Rani Spengler

"When I was a kid, I dreamt of travelling among the stars. It is a common childhood dream, isn't it? But in my case, it never left me. When I reached the age of reason that dream became even stronger. I do not believe in fate but sometimes I wonder if the geometry drive did not choose me. Not because I was the most clever, not because I was the best person to understand it but simply because I had that dream burning bright inside my heart."

-Rani Spengler. 

The one who dreamt.

Rani Spengler was born on Earth as a citizen of Laniakea but emigrated on the Moon when she was 18 to pursue astrophysics and space engineering studies. Her teachers remember her as a rather good but unremarkable student who tended to favour her hobby - creative writing - over homework and exams. She had one specific talent, however: an instinctive understanding of physics. Rani Spengler had the rare gift of being capable of visualizing complex notions in fundamental physics in a spontaneous manner. This capacity is what carried her through her studies and gave her a job as lead scientist of a deep space research base on the dark side of the Moon.

The one who found the drive. 

Rani Spengler rose to fame when her team discovered the Needle, a presumably alien vessel cruising through the Oort cloud in complete silence. Not only was the Needle humankind's first contact with extraterrestrial remnants but it also contained a strange crystalline artefact that seemed to be capable of locally bending space and time. Rani was the first person to come in physical contact with the geometry drive and to understand its true nature as a faster-than-light device. In the years following her discovery, she found herself at the helm of the team that managed to reverse-engineer the geometry drive, a daunting task that mobilized hundreds of Moon Communes researchers for two decades.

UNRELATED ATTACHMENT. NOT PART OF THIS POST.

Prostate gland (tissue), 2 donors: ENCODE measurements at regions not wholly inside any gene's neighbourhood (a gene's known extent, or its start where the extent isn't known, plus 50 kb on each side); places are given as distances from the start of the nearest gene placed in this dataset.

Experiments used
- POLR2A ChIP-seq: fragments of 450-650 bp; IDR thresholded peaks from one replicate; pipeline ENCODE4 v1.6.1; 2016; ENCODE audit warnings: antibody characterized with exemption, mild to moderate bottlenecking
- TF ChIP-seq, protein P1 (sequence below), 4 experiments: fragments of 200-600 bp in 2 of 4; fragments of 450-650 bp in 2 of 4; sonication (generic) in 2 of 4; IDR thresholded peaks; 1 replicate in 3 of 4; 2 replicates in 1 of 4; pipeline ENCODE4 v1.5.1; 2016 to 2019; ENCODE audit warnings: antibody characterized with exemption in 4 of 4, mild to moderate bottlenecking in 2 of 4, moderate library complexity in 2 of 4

When the first faster than light translation was performed, Rani Spengler took the radical decision of putting all geometry drive data in the public domain, including the reverse-engineered schematics. The Moon Communes soon reverted this decision but it was already too late: the geometry drive was now part of humankind's common heritage.

The one who vanished. 

After her unthinkable stunt, Rani Spengler all but disappeared, triggering an interstellar hunt for the vanished scientist. For some Rani Spengler was an irresponsible traitor, for others she was humankind's greatest benefactor but for everyone involved one thing was certain: Rani Spengler had to be found if only to understand why she had decided to make the geometry drive open-source. 

But no one ever found Rani Spengler.

One thing is certain: when she disappeared she was far from being done with the drive. Over the past century and a half, several dozen papers penned by Spengler resurfaced on Terran and Eloran networks. These papers were discussing the origins of the drive, establishing what seemed to be Rani's personal theory. A theory so strange, so absurd that it might be correct. The theory that the geometry drive isn't an alien device: it is a time-travelling artefact sent by our descendants to trigger the space age. No one invented the drive. It is taken in a causality loop, an effect without a cause, which is what allows it to travel faster than light.

If Rani was still alive she would be almost two hundred years old but time is uncertain and fleeting when dealing with the geometry drive. There is only one certainty: if she is somewhere out there she is still trying to solve the drive's cosmic riddle.

All content in the Starmoth Blog is © Isilanka
Written content on Starmoth is distributed under a Creative Commons Attribution Non-Commercial Share-Alike 4.0 license